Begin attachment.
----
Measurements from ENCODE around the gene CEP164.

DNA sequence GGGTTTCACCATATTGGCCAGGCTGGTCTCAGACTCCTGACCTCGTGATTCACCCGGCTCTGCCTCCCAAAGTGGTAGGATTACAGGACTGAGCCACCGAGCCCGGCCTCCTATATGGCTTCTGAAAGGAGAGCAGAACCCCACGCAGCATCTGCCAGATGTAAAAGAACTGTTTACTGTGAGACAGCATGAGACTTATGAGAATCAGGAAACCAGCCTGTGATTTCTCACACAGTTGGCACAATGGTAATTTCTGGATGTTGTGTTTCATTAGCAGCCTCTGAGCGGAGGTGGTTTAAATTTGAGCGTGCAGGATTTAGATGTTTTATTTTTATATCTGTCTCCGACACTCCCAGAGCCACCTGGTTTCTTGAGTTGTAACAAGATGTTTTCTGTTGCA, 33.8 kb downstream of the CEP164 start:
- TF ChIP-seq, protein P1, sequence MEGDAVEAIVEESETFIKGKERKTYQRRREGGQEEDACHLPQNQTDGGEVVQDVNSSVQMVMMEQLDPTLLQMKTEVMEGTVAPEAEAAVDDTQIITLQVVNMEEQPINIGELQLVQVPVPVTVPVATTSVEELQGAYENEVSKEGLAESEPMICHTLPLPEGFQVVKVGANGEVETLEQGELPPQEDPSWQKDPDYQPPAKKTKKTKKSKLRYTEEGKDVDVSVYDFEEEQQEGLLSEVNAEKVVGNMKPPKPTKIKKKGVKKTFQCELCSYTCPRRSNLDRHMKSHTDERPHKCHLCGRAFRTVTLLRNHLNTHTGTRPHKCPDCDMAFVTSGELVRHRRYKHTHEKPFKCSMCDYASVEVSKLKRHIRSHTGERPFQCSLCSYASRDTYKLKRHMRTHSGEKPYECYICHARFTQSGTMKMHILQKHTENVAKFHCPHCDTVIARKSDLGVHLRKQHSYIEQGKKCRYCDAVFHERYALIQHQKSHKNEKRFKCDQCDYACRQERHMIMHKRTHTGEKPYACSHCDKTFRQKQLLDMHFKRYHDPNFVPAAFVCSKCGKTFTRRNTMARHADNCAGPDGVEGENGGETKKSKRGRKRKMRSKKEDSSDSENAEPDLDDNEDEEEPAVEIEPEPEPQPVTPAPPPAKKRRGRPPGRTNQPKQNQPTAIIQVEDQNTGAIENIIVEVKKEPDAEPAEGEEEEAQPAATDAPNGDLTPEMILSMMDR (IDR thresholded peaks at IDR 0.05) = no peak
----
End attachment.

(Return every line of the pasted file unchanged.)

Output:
Measurements from ENCODE around the gene CEP164.

DNA sequence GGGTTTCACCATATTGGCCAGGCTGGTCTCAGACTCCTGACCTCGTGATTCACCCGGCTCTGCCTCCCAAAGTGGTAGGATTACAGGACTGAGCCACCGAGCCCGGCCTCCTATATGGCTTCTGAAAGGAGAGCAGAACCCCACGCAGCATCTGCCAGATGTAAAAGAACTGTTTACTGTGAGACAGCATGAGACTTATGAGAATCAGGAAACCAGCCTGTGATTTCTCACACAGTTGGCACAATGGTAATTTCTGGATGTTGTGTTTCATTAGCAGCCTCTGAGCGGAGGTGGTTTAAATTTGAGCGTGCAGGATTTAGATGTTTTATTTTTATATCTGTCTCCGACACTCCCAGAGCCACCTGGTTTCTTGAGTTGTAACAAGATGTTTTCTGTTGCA, 33.8 kb downstream of the CEP164 start:
- TF ChIP-seq, protein P1, sequence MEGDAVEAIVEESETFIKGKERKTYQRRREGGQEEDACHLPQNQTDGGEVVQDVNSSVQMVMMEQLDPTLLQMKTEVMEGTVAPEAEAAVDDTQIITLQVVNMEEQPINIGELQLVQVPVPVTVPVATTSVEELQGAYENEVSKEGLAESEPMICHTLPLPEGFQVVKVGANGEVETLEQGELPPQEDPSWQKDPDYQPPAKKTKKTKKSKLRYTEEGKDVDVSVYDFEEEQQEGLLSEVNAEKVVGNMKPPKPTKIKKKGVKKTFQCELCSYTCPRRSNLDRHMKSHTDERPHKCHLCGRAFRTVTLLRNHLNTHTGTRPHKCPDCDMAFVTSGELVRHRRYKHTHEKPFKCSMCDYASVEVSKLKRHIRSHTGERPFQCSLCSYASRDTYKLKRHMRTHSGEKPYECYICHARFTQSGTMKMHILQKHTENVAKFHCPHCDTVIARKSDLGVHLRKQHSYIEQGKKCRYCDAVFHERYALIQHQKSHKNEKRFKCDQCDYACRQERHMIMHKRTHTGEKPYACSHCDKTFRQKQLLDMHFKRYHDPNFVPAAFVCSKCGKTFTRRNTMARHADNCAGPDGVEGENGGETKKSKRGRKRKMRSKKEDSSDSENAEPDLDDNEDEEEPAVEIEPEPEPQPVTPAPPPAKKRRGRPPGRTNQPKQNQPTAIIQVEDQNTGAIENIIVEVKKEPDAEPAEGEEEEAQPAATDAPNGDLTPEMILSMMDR (IDR thresholded peaks at IDR 0.05) = no peak